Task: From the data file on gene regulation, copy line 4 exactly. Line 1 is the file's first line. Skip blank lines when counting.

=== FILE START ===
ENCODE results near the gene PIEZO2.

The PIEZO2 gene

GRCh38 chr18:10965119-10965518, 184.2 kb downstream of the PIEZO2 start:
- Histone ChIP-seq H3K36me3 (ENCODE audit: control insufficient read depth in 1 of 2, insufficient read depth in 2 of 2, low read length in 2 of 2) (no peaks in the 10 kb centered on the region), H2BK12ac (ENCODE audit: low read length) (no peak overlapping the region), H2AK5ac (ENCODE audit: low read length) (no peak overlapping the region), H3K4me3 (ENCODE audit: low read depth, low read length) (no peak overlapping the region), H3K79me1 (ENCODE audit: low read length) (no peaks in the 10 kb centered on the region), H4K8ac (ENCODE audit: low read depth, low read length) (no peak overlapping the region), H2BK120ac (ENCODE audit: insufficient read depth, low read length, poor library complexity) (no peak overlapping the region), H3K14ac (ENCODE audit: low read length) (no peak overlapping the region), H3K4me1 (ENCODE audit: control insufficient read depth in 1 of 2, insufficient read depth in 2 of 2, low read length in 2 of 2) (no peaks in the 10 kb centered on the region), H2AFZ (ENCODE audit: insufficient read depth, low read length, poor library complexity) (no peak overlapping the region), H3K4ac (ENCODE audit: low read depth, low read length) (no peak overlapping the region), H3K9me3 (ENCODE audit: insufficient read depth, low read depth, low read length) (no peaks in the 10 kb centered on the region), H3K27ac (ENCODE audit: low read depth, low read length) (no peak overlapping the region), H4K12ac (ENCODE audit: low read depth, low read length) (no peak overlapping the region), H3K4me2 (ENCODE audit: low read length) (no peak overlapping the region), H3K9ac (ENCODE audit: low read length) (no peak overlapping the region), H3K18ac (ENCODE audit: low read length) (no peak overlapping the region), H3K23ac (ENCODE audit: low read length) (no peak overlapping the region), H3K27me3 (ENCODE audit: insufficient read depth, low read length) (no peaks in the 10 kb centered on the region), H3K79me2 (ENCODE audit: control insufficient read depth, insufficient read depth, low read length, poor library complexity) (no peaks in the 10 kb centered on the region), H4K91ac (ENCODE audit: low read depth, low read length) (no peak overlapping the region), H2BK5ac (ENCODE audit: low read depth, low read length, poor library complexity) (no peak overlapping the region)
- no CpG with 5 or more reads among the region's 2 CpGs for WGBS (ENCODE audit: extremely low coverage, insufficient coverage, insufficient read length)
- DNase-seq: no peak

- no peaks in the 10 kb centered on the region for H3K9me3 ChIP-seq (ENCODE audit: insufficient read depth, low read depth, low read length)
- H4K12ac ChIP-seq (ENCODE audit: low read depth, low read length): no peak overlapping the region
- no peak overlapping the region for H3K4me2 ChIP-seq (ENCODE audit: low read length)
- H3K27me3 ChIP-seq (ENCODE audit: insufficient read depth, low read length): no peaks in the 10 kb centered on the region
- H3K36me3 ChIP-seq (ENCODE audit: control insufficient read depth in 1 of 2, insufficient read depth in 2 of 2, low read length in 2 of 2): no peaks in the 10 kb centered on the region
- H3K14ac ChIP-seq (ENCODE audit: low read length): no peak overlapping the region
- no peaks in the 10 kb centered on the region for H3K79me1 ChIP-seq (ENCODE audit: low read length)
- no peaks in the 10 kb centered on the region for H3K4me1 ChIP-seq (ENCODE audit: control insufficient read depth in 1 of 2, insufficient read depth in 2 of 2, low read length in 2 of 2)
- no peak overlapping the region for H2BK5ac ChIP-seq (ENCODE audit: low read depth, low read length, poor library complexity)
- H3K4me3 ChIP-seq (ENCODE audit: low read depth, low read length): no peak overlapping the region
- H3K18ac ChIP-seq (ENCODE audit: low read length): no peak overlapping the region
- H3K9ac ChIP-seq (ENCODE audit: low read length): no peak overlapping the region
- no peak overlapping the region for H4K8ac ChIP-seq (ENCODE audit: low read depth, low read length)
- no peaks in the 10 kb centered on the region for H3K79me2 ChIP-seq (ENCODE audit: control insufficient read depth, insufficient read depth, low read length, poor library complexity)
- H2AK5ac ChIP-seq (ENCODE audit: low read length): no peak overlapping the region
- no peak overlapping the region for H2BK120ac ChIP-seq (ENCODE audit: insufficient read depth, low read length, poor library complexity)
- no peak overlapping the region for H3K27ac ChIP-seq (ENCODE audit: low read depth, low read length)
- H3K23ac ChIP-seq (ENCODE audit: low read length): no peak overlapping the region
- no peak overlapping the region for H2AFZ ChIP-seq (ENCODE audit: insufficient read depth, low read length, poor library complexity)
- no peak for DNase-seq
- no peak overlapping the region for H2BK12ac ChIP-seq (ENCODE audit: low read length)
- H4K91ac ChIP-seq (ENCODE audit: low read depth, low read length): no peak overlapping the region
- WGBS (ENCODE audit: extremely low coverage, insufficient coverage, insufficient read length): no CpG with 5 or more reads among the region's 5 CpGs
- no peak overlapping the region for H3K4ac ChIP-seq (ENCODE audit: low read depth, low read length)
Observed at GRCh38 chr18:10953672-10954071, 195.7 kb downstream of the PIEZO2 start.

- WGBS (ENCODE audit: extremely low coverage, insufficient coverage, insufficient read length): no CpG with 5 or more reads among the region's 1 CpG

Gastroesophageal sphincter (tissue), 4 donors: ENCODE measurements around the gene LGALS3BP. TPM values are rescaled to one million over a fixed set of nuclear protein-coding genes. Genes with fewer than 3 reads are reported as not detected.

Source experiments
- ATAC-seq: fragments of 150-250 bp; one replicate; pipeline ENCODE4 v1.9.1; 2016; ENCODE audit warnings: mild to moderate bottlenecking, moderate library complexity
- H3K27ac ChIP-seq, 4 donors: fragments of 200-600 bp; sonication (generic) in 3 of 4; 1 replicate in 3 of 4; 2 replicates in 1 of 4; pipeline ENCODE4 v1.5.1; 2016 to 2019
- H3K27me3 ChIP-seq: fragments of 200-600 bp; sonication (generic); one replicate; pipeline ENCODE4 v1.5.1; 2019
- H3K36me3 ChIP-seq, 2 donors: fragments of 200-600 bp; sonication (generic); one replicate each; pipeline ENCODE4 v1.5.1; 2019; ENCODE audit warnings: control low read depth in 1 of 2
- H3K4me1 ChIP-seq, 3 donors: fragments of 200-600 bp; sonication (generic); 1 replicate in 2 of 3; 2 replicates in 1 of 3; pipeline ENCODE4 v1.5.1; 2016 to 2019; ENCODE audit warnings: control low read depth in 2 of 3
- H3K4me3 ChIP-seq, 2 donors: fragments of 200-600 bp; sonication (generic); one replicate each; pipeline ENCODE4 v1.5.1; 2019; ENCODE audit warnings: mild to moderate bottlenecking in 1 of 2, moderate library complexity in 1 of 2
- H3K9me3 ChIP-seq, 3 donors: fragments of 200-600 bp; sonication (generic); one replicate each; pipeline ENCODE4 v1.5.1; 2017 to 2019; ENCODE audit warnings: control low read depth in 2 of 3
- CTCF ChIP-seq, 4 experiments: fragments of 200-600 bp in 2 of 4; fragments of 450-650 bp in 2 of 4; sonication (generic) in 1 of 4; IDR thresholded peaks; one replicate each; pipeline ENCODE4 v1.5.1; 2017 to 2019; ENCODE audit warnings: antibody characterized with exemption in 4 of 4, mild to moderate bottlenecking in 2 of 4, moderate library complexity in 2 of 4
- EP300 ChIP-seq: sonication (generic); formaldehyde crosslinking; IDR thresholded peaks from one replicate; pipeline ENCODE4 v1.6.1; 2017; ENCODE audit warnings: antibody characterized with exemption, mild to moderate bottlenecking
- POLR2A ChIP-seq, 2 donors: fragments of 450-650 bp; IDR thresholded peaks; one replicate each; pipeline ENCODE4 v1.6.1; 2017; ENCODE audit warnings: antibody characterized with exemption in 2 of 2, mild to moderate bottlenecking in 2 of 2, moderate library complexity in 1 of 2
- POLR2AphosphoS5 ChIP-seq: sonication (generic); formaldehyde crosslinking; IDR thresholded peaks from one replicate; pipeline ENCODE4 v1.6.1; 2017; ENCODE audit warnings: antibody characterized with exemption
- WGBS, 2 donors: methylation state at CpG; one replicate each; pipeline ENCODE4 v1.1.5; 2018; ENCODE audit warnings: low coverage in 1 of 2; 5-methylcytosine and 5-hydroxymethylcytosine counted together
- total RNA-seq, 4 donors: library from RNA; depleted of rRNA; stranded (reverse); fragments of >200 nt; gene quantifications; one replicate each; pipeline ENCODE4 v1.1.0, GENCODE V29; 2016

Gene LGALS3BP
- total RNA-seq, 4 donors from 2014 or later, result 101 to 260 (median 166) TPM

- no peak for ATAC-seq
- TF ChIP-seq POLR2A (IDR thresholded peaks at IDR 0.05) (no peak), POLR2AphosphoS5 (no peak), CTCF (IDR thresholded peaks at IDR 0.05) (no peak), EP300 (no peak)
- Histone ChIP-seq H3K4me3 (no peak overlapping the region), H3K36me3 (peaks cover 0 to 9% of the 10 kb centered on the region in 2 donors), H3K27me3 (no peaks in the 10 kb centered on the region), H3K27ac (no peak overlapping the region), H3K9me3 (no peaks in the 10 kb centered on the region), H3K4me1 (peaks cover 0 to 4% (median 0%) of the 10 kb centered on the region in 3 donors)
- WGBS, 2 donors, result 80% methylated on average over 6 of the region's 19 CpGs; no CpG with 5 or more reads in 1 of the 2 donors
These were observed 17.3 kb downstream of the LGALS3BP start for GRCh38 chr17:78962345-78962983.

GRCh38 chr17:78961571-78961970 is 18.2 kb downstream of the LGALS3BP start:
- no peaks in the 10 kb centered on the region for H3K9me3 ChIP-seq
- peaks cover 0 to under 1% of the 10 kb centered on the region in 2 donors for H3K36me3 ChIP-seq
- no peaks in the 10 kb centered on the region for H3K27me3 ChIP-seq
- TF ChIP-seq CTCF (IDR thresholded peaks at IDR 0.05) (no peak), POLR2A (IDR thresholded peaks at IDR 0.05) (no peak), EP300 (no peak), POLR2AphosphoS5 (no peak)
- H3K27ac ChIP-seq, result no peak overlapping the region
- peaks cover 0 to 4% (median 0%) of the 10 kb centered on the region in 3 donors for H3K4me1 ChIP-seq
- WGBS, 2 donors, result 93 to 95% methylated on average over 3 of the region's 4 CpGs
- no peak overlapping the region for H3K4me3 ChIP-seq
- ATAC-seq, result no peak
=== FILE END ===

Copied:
- Histone ChIP-seq H3K36me3 (ENCODE audit: control insufficient read depth in 1 of 2, insufficient read depth in 2 of 2, low read length in 2 of 2) (no peaks in the 10 kb centered on the region), H2BK12ac (ENCODE audit: low read length) (no peak overlapping the region), H2AK5ac (ENCODE audit: low read length) (no peak overlapping the region), H3K4me3 (ENCODE audit: low read depth, low read length) (no peak overlapping the region), H3K79me1 (ENCODE audit: low read length) (no peaks in the 10 kb centered on the region), H4K8ac (ENCODE audit: low read depth, low read length) (no peak overlapping the region), H2BK120ac (ENCODE audit: insufficient read depth, low read length, poor library complexity) (no peak overlapping the region), H3K14ac (ENCODE audit: low read length) (no peak overlapping the region), H3K4me1 (ENCODE audit: control insufficient read depth in 1 of 2, insufficient read depth in 2 of 2, low read length in 2 of 2) (no peaks in the 10 kb centered on the region), H2AFZ (ENCODE audit: insufficient read depth, low read length, poor library complexity) (no peak overlapping the region), H3K4ac (ENCODE audit: low read depth, low read length) (no peak overlapping the region), H3K9me3 (ENCODE audit: insufficient read depth, low read depth, low read length) (no peaks in the 10 kb centered on the region), H3K27ac (ENCODE audit: low read depth, low read length) (no peak overlapping the region), H4K12ac (ENCODE audit: low read depth, low read length) (no peak overlapping the region), H3K4me2 (ENCODE audit: low read length) (no peak overlapping the region), H3K9ac (ENCODE audit: low read length) (no peak overlapping the region), H3K18ac (ENCODE audit: low read length) (no peak overlapping the region), H3K23ac (ENCODE audit: low read length) (no peak overlapping the region), H3K27me3 (ENCODE audit: insufficient read depth, low read length) (no peaks in the 10 kb centered on the region), H3K79me2 (ENCODE audit: control insufficient read depth, insufficient read depth, low read length, poor library complexity) (no peaks in the 10 kb centered on the region), H4K91ac (ENCODE audit: low read depth, low read length) (no peak overlapping the region), H2BK5ac (ENCODE audit: low read depth, low read length, poor library complexity) (no peak overlapping the region)